Dresediel Lex, part Las Vegas and part Tenochtitlan, is a desert city that is trying to be very modern and run on Craft and ignore its prior history of human sacrifice, a history that only ended a few decades earlier. Our main character, Caleb, is the Dresediel Lex equivalent of an annoying finance bro, doing risk management and analysis for Red King Consolidated--the magical Concern that runs the city's water supply--and playing a lot of poker. He has daddy issues -- quite understandably, since his dad is one of the last priests of the old religion (the one that feeds its gods hearts) from before the God Wars, and he keeps running around trying to overthrow the Craftsmen and return to the old ways, and basically being a creepy terrorist zealot.
In classic annoying white bro protagonist fashion, Caleb picks up an Obligatory Love Interest by seeing a woman out and about and immediately becoming completely obsessed forever. In this case, the woman is a cliff runner named Mal, who turns out to be a Craftswoman for the firm that Red King is currently in the middle of a rather complicated merger with.
Meanwhile, back at Caleb's job, one of the reservoirs is suddenly full of creepy demons, and while that initial attack is sorted out easily enough, it really wasn't supposed to happen and it turns out to just be the first in a long line of complicated god- and demon-related acts of sabotage that somebody somewhere is committing against Red King Consolidated and Dresediel Lex's water supplies. The resulting complex web of law, religion, magic, explosions, and creepy lobstery water demons is fantasically difficult to sum up but it all makes sense in the book, I promise.
Despite my general underwhelmedness with both Caleb and Mal as people -- seriously, they're perfect for each other, because they're both irritating and I would not like to hang out with either one of them in real life -- I thoroughly enjoyed the book. They were still entertaining enough characters, and they certainly went through enough interesting shit. Plus a lot of the secondary characters were great, especially the Red King, a coffee-drinking skeleton who usually appears in a red bathrobe, because he lives in the creepy pyramid that is the Concern's headquarters. Caleb's dad is also actually quite hilarious, despite being a giant scary religious zealot.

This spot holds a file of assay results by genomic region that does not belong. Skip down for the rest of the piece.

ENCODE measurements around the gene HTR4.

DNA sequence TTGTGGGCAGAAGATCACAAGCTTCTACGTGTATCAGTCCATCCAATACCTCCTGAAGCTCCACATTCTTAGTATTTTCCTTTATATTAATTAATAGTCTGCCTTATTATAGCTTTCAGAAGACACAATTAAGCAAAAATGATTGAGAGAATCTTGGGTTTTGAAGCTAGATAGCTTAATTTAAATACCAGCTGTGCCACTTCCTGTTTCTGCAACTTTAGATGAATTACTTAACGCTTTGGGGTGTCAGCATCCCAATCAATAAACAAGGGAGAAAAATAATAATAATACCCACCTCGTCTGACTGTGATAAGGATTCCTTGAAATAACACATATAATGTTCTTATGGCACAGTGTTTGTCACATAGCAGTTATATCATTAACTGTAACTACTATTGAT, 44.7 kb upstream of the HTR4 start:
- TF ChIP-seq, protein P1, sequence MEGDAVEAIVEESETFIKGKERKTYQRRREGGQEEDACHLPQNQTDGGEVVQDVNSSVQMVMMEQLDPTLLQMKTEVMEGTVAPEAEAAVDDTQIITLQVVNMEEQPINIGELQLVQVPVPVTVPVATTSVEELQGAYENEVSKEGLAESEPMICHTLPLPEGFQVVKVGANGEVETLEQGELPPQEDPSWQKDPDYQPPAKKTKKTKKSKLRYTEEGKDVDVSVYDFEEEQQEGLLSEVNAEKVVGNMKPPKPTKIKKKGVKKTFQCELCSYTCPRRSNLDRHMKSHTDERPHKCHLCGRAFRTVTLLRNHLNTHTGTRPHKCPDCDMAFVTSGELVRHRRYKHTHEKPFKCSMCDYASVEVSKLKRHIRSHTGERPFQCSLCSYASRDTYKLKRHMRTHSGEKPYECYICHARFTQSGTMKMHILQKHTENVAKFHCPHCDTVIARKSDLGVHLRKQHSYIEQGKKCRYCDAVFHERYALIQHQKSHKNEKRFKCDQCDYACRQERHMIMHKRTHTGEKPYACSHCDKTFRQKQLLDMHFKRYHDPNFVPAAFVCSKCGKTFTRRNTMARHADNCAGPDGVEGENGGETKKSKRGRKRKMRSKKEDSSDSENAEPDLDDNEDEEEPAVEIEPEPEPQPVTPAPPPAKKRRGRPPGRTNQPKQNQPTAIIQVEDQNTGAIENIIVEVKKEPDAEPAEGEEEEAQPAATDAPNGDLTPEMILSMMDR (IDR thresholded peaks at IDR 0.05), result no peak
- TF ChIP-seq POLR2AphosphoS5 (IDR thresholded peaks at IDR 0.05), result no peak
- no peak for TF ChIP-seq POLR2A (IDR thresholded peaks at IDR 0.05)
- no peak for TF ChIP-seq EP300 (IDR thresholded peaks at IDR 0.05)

Anyway, it's a book about unsustainable resource extraction, but it's also about giant fiery serpents and water gods and human sacrifice and all that good stuff, so it's quite a head trip in a good way.
The first book, therefore, is Three Parts Dead, which follows the adventures of young Craftswoman Tara Abernathy as she is hired on probation at the necromantic law firm of Kelethres, Albrecht, and Ao under the mentorship of terrifyingly efficient senior Craftwoman Elayne Kevarian. Tara graduated from Craft school under dubious circumstances that involved her trying to kill one of her professors and getting thrown out of the school, literally, which is pretty dangerous because the school floats up in the sky, as all the best magic schools do.
Tara's first assignment is in the city of Alt Coulomb, which runs off the power of its god, Kos Everburning. Unfortunately, Kos has died under mysterious circumstances. Tara, with the help of a hilarious sheltered young priest (or Novice Technician, as he is called) named Abelard and his junkie policewoman friend Cat, has to help Elayne figure out who killed Kos and why and how and who benefits and all that stuff and generally unravel the massive conspiracy hidden in the heart of the Church.
While the story is plenty funny, it's not as much of a comedy as one might think from some of its elements -- demon lawyers! a vampire pirate captain! divine contract law! -- and the world of magical techno-corporatocracy that Gladstone builds is convincing, at once both weird and distressingly familiar.
Tara is a great protagonist, driven and talented and badass and definitely in a bit over her head, and Abelard is a great dual lead, being an earnest bumbling weirdo in an arcane religious order who chain-smokes to show religious devotion and doesn't know what a newspaper is. They're a fantastic, fantastic team, especially since the book very sensibly eschews the unnecessary romantic subplot that I think a lot of authors would have found obligatory. Instead of romance we get, like, shape-shifting gargoyles and blood magic libraries and a nine-story demonic BDSM nightclub and stuff like that.
The philosophical underpinnings of the main conflict ends up having a lot to do with free will and consent and the dangers of clever, talented technolibertarian douchebags being allowed to exploit other people without adult supervision, so suffice it to say that the book is not all fluff and explosions, although like any good urban fantasy it certainly has quite a lot in the way of fluff and explosions, and even an instance of leather pants.
I think we're going to get a really good discussion out of it. I've already started reading the next book in the Sequence, so we'll see how many we get through by the time book club rolls around.